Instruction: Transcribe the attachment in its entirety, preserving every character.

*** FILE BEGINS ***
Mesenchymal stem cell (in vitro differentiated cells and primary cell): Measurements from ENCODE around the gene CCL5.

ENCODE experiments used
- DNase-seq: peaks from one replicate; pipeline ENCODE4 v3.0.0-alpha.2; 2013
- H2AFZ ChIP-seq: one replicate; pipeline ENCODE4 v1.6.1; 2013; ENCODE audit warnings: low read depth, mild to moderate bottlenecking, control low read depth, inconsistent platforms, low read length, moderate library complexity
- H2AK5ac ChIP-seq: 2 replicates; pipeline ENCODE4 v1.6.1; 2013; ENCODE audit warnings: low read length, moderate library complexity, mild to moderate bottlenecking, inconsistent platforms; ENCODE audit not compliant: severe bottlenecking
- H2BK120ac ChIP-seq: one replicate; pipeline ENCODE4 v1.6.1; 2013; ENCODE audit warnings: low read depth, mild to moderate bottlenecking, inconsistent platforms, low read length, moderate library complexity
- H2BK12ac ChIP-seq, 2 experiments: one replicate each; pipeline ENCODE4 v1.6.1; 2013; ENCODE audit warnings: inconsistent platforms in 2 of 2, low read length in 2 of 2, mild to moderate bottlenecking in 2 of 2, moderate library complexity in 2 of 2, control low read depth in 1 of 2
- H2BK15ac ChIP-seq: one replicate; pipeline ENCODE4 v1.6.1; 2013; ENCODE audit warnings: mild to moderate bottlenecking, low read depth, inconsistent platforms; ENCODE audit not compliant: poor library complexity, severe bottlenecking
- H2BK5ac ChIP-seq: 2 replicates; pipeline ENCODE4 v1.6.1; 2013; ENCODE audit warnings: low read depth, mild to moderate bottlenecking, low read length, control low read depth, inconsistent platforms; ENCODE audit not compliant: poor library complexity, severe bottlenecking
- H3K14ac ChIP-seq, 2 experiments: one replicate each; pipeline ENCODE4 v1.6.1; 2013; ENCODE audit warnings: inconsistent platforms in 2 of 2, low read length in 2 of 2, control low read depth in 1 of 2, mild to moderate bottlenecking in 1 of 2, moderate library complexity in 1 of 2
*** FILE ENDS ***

Mesenchymal stem cell (in vitro differentiated cells and primary cell): Measurements from ENCODE around the gene CCL5.

ENCODE experiments used
- DNase-seq: peaks from one replicate; pipeline ENCODE4 v3.0.0-alpha.2; 2013
- H2AFZ ChIP-seq: one replicate; pipeline ENCODE4 v1.6.1; 2013; ENCODE audit warnings: low read depth, mild to moderate bottlenecking, control low read depth, inconsistent platforms, low read length, moderate library complexity
- H2AK5ac ChIP-seq: 2 replicates; pipeline ENCODE4 v1.6.1; 2013; ENCODE audit warnings: low read length, moderate library complexity, mild to moderate bottlenecking, inconsistent platforms; ENCODE audit not compliant: severe bottlenecking
- H2BK120ac ChIP-seq: one replicate; pipeline ENCODE4 v1.6.1; 2013; ENCODE audit warnings: low read depth, mild to moderate bottlenecking, inconsistent platforms, low read length, moderate library complexity
- H2BK12ac ChIP-seq, 2 experiments: one replicate each; pipeline ENCODE4 v1.6.1; 2013; ENCODE audit warnings: inconsistent platforms in 2 of 2, low read length in 2 of 2, mild to moderate bottlenecking in 2 of 2, moderate library complexity in 2 of 2, control low read depth in 1 of 2
- H2BK15ac ChIP-seq: one replicate; pipeline ENCODE4 v1.6.1; 2013; ENCODE audit warnings: mild to moderate bottlenecking, low read depth, inconsistent platforms; ENCODE audit not compliant: poor library complexity, severe bottlenecking
- H2BK5ac ChIP-seq: 2 replicates; pipeline ENCODE4 v1.6.1; 2013; ENCODE audit warnings: low read depth, mild to moderate bottlenecking, low read length, control low read depth, inconsistent platforms; ENCODE audit not compliant: poor library complexity, severe bottlenecking
- H3K14ac ChIP-seq, 2 experiments: one replicate each; pipeline ENCODE4 v1.6.1; 2013; ENCODE audit warnings: inconsistent platforms in 2 of 2, low read length in 2 of 2, control low read depth in 1 of 2, mild to moderate bottlenecking in 1 of 2, moderate library complexity in 1 of 2